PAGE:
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So, do you think it would be better to simply notify the user of an error in the TextBox or prevent them from making one? I was leaning towards completely preventing them from making an error, and with your solution it doesn't seem like that is possible. Because if you just throw an exception or notify the user with Error Info, the user still has to do something to change. Which I'm ok with doing, I have just been under the impression that complete control would be better because it would create a situation where errors are not possible. I'm trying to grasp the concept, so just bare with me. –  Jordan Carroll Feb 26 '13 at 15:07
    
@JordanCarroll The important part is that you keep your UI layer and your data layer separate. If you want to prevent a user from entering non-numeric characters in a TextBox, you can do that fairly easily within the UI layer, such as attaching an event to OnKeyDown on OnTextInput to prevent the text change if the user is entering non-numeric data. But that kind of UI-specific validation should be done in the UI layer, while data-specific validation (for example, number can't be below 0) should occur in the data layer. –  Rachel Feb 26 '13 at 15:10
    
I agree with that. I was having another issue though. Because the TextBox wants the input to be a double it deems certain characters insignificant, which makes validation difficult. For example: if I have a TextBox bound to a double then the first decimal point is deemed insignifican. So in the code-behind when I attempt to validate the text, if the user has entered "123.", the TextBox.Text Property annoyingly only returns "123" (without the "."). So therefore, I cannot completely control user input in this situation. –  Jordan Carroll Feb 26 '13 at 15:18
    
@JordanCarroll Perhaps what you're looking for is the StringFormat property of the binding to format it. For example, {Binding SomeDouble, StringFormat=D2} will format your double value as a decimal with 2 digits to the right of the decimal point. You can find other common formats here. But if you want your TextBox to display exactly what the user typed in, such as "123.", then you would probably be better off with a string data type instead of a number as numbers are, well, numbers, and not strings :) –  Rachel Feb 26 '13 at 15:25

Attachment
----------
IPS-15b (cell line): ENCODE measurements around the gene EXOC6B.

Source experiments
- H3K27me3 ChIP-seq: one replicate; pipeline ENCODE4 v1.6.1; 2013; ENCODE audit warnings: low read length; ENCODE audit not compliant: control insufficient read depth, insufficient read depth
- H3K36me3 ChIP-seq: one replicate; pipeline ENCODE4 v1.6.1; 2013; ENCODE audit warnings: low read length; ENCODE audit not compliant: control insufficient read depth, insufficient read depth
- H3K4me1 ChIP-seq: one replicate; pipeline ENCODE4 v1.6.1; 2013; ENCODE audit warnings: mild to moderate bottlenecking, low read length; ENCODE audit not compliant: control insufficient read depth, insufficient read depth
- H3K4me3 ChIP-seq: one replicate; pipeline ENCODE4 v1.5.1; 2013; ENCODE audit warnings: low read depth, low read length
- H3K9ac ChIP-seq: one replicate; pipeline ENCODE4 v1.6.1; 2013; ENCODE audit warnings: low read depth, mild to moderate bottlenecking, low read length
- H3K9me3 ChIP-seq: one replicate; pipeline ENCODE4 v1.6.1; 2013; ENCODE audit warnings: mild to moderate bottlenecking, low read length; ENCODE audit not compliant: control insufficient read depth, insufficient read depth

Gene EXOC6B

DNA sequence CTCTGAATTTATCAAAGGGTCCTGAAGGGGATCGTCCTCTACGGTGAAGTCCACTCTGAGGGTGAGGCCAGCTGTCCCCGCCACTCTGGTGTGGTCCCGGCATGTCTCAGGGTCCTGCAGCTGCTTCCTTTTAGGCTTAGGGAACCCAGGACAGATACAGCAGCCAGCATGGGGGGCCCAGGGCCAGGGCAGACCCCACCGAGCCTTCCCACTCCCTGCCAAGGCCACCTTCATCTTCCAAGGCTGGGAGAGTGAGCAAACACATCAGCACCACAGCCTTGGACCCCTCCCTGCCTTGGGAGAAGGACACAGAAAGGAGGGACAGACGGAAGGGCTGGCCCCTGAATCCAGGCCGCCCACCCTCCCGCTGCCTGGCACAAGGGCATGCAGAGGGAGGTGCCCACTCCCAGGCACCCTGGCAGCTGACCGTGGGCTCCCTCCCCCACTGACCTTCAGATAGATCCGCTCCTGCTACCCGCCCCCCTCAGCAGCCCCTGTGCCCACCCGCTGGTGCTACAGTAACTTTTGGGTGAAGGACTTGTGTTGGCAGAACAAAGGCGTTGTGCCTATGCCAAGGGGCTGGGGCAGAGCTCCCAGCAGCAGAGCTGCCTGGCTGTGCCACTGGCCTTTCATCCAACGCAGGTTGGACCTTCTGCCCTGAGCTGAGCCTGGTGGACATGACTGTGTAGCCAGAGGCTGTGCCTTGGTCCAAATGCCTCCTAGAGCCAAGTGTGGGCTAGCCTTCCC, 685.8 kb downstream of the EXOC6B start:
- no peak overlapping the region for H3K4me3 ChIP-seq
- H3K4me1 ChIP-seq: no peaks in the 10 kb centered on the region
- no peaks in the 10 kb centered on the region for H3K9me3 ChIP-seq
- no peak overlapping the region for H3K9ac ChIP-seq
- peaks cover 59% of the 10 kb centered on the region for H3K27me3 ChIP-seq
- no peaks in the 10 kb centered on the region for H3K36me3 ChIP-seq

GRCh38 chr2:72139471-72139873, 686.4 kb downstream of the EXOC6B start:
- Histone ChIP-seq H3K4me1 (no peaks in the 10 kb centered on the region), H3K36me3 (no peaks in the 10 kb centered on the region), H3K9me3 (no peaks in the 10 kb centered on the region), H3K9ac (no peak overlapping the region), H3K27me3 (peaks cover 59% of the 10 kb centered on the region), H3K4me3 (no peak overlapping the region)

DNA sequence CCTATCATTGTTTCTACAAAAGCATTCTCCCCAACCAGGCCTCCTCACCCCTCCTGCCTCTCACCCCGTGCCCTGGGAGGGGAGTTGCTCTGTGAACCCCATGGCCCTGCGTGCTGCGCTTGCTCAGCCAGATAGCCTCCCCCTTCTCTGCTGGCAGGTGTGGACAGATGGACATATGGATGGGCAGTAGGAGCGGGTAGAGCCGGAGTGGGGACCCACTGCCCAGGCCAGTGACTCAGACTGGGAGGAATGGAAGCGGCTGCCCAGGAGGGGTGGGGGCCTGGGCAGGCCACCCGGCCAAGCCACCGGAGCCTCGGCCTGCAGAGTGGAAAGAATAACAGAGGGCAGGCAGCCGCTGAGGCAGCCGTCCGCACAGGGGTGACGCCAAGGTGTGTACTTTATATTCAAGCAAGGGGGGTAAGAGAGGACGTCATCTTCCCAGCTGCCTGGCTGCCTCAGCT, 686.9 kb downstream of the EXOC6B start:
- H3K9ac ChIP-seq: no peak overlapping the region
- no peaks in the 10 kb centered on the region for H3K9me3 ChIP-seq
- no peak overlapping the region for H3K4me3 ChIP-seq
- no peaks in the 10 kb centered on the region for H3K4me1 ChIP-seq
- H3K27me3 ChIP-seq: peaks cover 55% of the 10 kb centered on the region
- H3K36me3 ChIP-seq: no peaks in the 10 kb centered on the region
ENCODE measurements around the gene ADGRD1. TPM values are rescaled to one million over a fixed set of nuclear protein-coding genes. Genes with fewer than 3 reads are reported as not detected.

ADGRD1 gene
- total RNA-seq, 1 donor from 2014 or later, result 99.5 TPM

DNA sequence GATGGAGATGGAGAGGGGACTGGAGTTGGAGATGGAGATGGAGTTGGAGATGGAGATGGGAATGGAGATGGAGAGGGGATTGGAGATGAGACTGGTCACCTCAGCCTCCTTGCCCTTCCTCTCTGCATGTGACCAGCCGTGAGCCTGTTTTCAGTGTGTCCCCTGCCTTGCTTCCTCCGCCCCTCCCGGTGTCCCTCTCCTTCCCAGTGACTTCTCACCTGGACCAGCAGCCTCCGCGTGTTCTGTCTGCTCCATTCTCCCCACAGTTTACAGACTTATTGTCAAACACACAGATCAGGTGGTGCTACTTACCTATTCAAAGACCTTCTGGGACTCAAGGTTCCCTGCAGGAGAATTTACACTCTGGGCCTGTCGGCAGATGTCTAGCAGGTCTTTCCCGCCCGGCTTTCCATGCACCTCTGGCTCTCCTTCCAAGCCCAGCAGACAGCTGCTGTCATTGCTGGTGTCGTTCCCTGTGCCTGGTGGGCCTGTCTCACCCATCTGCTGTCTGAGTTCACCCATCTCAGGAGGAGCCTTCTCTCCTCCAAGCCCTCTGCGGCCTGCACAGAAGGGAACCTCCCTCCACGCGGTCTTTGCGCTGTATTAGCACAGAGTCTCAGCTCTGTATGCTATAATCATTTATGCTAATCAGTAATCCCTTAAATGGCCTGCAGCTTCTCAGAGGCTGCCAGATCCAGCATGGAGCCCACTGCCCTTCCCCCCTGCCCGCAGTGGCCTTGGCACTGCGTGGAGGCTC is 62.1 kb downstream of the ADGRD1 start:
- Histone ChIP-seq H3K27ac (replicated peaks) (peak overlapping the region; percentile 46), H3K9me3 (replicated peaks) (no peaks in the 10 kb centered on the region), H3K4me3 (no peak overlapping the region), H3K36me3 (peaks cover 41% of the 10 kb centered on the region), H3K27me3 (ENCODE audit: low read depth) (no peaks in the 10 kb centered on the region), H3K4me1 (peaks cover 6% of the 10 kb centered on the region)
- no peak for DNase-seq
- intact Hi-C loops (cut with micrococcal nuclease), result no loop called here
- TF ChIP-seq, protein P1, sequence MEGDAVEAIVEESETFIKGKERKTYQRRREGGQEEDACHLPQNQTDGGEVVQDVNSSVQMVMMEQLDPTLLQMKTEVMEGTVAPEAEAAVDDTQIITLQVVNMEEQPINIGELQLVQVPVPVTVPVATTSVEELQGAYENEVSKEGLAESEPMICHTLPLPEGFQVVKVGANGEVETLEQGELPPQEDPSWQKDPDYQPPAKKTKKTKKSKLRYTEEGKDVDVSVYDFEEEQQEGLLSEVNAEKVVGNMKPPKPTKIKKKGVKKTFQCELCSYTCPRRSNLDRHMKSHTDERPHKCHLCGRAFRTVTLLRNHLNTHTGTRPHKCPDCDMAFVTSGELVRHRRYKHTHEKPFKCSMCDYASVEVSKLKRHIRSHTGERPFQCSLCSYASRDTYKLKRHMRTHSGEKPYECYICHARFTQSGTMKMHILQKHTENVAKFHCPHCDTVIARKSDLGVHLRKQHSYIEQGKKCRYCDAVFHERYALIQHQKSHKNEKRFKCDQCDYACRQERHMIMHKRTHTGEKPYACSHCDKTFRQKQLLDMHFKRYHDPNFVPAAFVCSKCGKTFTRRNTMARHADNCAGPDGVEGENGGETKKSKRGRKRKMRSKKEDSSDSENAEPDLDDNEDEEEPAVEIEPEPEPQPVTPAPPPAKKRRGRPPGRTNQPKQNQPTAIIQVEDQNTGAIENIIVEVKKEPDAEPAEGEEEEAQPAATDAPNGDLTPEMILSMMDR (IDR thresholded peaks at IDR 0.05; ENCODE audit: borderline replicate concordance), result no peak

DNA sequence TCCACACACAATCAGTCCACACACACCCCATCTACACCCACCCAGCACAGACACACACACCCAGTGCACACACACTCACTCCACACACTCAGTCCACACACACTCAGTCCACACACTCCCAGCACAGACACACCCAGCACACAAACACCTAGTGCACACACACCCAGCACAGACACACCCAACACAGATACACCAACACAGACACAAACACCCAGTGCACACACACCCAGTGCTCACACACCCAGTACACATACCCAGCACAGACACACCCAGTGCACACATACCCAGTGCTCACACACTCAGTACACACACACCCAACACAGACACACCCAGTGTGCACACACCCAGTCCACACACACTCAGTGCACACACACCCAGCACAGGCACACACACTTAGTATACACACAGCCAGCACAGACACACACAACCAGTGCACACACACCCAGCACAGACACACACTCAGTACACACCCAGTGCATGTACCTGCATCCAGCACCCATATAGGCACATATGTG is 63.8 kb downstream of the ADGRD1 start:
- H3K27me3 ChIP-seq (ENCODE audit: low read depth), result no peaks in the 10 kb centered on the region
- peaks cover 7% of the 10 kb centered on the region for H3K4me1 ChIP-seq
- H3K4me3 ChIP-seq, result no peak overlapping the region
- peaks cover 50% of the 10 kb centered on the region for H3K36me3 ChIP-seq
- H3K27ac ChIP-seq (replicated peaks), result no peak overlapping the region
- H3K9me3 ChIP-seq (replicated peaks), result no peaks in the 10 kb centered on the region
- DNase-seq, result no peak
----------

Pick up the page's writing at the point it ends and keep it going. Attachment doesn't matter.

I'm sorry for going in circles, but the TextBox does display exactly what the user types. BUT it does not return the same value that it displays. Thanks for all of your help by the way! Like I said, if the user typed "123." the textbox will display that value, but programmatically calling the textbox value returns only "123". –  Jordan Carroll Feb 26 '13 at 15:33

Yes it should.

Karl Shifflett has a great article about it. Input Validation – UI Exceptions & Model Validation Errors

The solution is to detect invalid input. Data binding pipeline will throw exception when user input invalid data type. When it happens handle it on View then add error messages on ViewModel so that you could use it when needed.

WPF by default swallow that data binding exception, but you could add a handler on Loaded event in your View class.

_errorEventRoutedEventHandler = new RoutedEventHandler(ExceptionValidationErrorHandler);
this.AddHandler(System.Windows.Controls.Validation.ErrorEvent, _errorEventRoutedEventHandler, true);

Implement the handler

private void ExceptionValidationErrorHandler(object sender, RoutedEventArgs e)
{
    // Add logic to handle this invalid data type exception. 
    // Add error messages to viewmodel, show notification dialog, etc
    ...
}

Set these properties on XAML binding NotifyOnValidationError, ValidatesOnDataErrors, ValidatesOnExceptions to true.

Text="{Binding UnitPrice, StringFormat=c, NotifyOnValidationError=True, ValidatesOnDataErrors=True, ValidatesOnExceptions=True}"

That's it.

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Since you´re using a strong typed language, you're going to need validation sooner or later. I'm not sure what you would want to achieve by not using a form of validation that is already at hand. Don't forget that you can modify your view to do what ever you want when an invalid input is given. If you don't want any exceptions thrown (as explained by @Rachel), using a string property will likely prevent them.

Declaration

Properties connected to your database are declared in the Model. Properties you need to transform the Model into something userfriendly, are declared in the ViewModel. For example, we have a value (valueA) that is stored in the database. valueA is calculated by using two inputfields the user has available (valueB and valueC). In this case valueA is declared in your Model, but valueB and valueC are only declared in your ViewModel, since they don't need to be stored in the database. (Technically all three are available in your ViewModel but only valueA is declared in your Model)

The way I understand it:

  • Model Has properties that are stored in the database
  • ViewModel Converts the Model to something a user can handle (and vice versa).
  • View Is more or less the 'input area for your ViewModel' in which the user is aided by the use of graphics.